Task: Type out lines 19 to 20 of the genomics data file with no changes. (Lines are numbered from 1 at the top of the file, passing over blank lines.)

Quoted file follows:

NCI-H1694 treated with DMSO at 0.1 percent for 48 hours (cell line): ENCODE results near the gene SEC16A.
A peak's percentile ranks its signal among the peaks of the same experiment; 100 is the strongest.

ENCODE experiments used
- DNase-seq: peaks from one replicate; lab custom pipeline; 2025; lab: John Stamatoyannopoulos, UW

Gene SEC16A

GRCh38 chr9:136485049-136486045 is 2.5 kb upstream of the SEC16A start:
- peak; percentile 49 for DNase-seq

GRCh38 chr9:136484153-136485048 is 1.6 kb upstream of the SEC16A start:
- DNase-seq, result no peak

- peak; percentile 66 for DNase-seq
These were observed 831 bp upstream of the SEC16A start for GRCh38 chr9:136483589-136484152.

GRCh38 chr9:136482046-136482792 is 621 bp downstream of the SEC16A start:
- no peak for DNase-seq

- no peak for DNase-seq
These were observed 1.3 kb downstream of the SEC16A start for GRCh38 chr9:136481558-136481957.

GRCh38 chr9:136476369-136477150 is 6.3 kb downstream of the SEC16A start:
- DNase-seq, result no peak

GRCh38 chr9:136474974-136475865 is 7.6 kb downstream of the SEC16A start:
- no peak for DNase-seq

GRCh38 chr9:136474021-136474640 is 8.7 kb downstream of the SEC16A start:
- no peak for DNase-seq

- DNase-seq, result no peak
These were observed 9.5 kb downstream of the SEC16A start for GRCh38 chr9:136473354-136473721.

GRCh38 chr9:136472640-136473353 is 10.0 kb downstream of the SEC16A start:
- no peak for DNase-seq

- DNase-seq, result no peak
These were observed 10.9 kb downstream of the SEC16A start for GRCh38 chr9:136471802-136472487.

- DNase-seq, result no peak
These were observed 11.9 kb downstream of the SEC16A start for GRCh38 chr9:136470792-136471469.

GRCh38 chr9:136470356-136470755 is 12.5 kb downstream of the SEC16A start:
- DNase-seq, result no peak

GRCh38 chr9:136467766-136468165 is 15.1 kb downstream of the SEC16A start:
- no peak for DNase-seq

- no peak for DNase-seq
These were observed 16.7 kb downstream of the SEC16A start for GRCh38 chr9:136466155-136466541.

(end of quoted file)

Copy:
- no peak for DNase-seq

GRCh38 chr9:136474021-136474640 is 8.7 kb downstream of the SEC16A start: